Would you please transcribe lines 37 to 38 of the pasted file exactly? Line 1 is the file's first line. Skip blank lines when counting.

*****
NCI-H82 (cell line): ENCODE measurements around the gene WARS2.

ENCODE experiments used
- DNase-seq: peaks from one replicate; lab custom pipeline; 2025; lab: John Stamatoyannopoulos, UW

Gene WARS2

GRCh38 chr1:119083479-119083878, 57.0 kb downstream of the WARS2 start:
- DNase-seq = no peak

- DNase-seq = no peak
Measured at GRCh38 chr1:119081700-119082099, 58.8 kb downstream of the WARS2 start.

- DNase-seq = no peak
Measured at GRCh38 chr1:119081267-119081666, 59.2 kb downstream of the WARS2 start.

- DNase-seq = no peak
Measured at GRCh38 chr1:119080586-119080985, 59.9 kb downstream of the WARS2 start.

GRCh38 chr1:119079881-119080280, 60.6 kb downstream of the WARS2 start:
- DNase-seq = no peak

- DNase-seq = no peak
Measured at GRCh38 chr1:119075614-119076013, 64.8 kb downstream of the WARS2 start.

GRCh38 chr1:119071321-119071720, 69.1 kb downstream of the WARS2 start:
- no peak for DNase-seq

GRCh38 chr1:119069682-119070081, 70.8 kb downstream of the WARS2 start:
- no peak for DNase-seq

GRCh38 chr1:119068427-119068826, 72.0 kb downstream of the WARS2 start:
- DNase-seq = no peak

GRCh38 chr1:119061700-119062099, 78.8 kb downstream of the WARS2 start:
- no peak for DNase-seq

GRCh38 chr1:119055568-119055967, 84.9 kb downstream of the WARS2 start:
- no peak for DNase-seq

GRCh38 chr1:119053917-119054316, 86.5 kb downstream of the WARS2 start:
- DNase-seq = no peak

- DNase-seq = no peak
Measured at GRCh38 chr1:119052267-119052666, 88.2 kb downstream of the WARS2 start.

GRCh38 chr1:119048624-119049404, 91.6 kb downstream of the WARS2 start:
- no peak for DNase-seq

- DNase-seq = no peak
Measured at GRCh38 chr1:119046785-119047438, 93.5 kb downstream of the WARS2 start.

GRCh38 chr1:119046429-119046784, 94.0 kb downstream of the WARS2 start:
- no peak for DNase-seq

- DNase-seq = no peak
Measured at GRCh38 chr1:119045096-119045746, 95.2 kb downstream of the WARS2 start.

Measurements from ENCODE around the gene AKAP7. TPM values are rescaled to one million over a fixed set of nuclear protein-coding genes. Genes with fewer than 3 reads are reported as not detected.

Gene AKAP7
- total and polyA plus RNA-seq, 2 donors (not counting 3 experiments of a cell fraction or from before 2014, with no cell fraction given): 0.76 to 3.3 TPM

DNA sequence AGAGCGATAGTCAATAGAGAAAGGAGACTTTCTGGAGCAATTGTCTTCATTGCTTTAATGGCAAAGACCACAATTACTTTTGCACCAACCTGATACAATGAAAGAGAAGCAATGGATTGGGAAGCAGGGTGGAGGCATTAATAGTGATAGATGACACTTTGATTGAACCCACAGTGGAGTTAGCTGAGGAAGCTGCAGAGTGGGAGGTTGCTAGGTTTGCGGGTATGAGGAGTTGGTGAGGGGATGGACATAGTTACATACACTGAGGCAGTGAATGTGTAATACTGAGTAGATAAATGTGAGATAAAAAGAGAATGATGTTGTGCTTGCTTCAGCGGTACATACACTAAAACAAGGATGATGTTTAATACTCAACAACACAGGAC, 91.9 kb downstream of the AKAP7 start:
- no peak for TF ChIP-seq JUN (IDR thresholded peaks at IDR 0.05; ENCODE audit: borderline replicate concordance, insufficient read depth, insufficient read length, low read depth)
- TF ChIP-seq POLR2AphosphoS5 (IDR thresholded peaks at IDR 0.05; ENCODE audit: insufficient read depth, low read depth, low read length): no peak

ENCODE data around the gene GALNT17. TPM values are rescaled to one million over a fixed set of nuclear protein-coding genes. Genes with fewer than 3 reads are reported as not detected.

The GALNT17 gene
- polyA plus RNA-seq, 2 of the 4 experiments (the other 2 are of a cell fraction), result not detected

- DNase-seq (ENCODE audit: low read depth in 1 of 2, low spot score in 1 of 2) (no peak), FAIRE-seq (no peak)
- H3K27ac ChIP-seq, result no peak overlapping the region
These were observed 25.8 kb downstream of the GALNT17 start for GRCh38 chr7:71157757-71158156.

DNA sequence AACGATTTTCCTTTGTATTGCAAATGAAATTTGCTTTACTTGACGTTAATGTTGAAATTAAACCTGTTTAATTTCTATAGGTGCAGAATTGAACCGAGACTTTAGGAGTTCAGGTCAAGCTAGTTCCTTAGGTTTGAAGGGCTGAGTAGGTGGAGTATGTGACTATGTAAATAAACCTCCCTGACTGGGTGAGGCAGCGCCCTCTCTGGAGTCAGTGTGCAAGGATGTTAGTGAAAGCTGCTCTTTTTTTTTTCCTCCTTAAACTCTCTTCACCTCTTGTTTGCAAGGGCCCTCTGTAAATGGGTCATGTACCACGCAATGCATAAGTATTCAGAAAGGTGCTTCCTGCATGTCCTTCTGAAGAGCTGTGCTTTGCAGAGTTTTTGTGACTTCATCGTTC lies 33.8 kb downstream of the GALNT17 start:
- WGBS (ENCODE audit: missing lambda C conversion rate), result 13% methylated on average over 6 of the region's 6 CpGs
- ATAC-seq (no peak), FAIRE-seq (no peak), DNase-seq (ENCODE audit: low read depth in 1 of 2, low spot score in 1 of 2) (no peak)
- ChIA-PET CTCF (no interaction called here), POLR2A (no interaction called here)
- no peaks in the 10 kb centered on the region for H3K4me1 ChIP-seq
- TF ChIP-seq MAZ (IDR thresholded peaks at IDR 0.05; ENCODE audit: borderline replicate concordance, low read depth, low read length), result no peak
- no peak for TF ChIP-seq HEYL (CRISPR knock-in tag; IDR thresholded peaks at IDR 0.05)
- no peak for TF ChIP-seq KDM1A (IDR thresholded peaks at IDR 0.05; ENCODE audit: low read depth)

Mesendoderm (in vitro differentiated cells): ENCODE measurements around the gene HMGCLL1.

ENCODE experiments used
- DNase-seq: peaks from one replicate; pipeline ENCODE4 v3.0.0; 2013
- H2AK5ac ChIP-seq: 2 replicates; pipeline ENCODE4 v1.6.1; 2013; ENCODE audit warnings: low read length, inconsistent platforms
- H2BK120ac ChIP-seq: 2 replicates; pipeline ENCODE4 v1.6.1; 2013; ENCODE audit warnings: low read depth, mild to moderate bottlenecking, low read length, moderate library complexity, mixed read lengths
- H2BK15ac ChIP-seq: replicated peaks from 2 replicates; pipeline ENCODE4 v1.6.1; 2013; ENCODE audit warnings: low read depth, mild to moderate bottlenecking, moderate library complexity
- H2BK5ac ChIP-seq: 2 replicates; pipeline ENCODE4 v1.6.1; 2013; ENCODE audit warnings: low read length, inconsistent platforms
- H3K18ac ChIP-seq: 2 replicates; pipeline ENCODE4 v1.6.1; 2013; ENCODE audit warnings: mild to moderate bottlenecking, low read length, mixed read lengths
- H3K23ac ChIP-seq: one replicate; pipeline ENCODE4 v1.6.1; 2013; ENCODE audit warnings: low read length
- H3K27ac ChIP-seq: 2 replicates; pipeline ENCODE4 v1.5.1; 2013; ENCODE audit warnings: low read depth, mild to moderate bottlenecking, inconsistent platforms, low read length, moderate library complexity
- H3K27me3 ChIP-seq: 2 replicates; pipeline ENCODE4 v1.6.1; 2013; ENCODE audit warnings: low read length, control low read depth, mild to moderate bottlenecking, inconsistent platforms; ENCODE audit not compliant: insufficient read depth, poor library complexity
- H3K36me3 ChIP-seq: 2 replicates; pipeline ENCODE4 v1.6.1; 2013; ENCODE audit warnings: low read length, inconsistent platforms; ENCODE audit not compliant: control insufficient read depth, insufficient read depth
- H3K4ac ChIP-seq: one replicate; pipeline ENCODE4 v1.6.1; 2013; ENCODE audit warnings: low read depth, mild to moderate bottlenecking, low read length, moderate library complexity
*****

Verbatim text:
- DNase-seq = no peak
Measured at GRCh38 chr1:119045096-119045746, 95.2 kb downstream of the WARS2 start.